TV Commercial Set Designer Was an Independent Contractor

In Quintanilla v. Commissioner, T.C. Memo. 2016-5, the U.S. Tax Court concluded that a set designer for TV commercials was an independent contractor and not an employee for tax purposes.  This case provides a good example of factors that show that a worker is in fact an independent contractor.

Facts & Procedural History

Mr. Quintanilla was in the media and broadcasting industry.

He did production work on advertisements and TV commercials.

He was hired by a variety of production companies in 2009 and 2010.

The court described Mr. Quintanilla’s jobs as follows: “His skills don’t fit snugly within the industry’s usual classifications, and
Quintanilla’s titles varied from job to job. They included “driver”, “hyphenate driver,” and “set dresser.” Each of these titles has a defined meaning in the industry: A “driver” drives people, props, or other equipment and may or may not provide his own vehicle. A “hyphenate driver” is a driver who can also do a second job such as build sets or provide other services. A “set dresser” can build or paint a set, move sets or furniture, or act as a foreman and oversee a crew who do these things. But the roles on the smaller crews of commercial shoots blur, and Quintanilla’s title for a job did not always accurately describe what role he filled.”

Mr. Quantanilla was generally issued a Form W-2, Wage and Tax Statement, and the company listed on the Form
W-2 as the employer was usually a payroll company.

Mr. Quantanilla reported this income on Schedule C, Profit and Loss from Business, on his 2009 and 2010 income tax returns.

The IRS asserted that Mr. Quantanilla was an employee, not an independent contractor. As such, the IRS argued that this income should be reported on Schedule A, Itemized Deductions, rather than Schedule C. This would cause many of the associated expenses to be limited and possibly to trigger an alternative minimum tax or AMT liability.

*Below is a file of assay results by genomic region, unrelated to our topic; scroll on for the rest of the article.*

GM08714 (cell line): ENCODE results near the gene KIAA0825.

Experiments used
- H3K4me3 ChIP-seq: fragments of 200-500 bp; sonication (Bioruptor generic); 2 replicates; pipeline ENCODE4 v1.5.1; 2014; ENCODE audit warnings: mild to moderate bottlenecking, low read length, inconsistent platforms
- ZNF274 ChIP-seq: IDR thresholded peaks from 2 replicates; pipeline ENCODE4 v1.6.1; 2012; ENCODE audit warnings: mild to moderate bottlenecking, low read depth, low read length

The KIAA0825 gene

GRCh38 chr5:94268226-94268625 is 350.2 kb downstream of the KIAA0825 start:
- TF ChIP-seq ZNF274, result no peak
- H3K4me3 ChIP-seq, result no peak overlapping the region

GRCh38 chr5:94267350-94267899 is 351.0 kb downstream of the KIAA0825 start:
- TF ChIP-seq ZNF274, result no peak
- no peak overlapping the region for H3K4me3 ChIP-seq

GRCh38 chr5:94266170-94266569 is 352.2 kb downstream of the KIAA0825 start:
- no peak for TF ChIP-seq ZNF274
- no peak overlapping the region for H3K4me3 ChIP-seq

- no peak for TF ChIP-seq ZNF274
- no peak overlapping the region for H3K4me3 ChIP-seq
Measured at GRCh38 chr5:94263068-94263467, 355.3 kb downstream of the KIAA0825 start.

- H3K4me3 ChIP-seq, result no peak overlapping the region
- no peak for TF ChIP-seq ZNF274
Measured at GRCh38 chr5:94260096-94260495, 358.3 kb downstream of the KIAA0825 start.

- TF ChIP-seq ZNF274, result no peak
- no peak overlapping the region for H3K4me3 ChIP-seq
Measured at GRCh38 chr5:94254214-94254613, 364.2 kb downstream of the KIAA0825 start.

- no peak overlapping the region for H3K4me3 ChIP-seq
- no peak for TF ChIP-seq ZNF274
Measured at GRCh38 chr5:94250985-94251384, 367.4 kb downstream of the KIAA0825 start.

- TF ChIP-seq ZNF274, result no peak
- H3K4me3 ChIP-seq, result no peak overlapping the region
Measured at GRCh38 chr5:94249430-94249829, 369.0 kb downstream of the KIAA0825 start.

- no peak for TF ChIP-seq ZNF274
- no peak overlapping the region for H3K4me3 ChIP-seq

The IRS’s primary argument was that Mr. Quantanilla was an independent contractor because the producers had a vision of the set in mind, they retained a large degree of control over Quintanilla.  The court disagreed.  It had little difficulty in determining that these factors showed that Mr. Quantanilla was an independent contractor and not an employee.

The court generally considers a number of factors in deciding whether a worker has enough autonomy in his work to be an independent contractor, including:

  • The degree of control exercised by the principal over the worker,
  • The worker’s investment in his workplace,
  • His opportunity to make a profit or suffer a loss,
  • Whether the principal can fire him,
  • Whether the work is part of the principal’s regular business,
  • The permanency of his relationship with the principal,
  • The relationship the parties believed they were creating, and
  • The principal’s provision of employee benefits.

The court considered these factors generally, concluding that they showed that Mr. Quintanilla was an independent contractor.

The court’s rationale is as follows:

We conclude that almost all these facts favor finding that Quintanilla was an independent contractor and not an employee. The most important is that Quintanilla had a large degree of control as to how to accomplish the tasks he had to do throughout the year. A production company sometimes gave Quintanilla a sketch drawn by a set designer. And sometimes it just gave him the director’s vision for the project. But in either situation Quintanilla had a large degree of independence in determining how to accomplish the project. He ordered props and modified them to the specs, he had authority to hire additional workers as needed, and he had the authority not to use workers that weren’t performing.

As such, the court sustained the taxpayer’s tax return filing position.